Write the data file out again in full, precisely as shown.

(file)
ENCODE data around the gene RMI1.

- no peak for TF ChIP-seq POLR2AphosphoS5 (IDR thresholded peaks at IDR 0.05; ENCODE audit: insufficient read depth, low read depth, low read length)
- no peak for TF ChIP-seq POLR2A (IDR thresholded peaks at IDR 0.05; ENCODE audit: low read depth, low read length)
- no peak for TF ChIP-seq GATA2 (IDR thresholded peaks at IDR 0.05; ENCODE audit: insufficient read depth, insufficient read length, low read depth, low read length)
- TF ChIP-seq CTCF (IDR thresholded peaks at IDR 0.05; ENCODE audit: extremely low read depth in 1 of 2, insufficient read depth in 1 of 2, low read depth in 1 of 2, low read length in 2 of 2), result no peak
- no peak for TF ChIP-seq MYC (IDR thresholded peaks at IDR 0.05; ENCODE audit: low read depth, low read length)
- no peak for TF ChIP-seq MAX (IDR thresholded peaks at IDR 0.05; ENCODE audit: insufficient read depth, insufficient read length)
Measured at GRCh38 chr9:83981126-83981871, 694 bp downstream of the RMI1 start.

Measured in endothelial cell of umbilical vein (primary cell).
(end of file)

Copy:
ENCODE data around the gene RMI1.

- no peak for TF ChIP-seq POLR2AphosphoS5 (IDR thresholded peaks at IDR 0.05; ENCODE audit: insufficient read depth, low read depth, low read length)
- no peak for TF ChIP-seq POLR2A (IDR thresholded peaks at IDR 0.05; ENCODE audit: low read depth, low read length)
- no peak for TF ChIP-seq GATA2 (IDR thresholded peaks at IDR 0.05; ENCODE audit: insufficient read depth, insufficient read length, low read depth, low read length)
- TF ChIP-seq CTCF (IDR thresholded peaks at IDR 0.05; ENCODE audit: extremely low read depth in 1 of 2, insufficient read depth in 1 of 2, low read depth in 1 of 2, low read length in 2 of 2), result no peak
- no peak for TF ChIP-seq MYC (IDR thresholded peaks at IDR 0.05; ENCODE audit: low read depth, low read length)
- no peak for TF ChIP-seq MAX (IDR thresholded peaks at IDR 0.05; ENCODE audit: insufficient read depth, insufficient read length)
Measured at GRCh38 chr9:83981126-83981871, 694 bp downstream of the RMI1 start.

Measured in endothelial cell of umbilical vein (primary cell).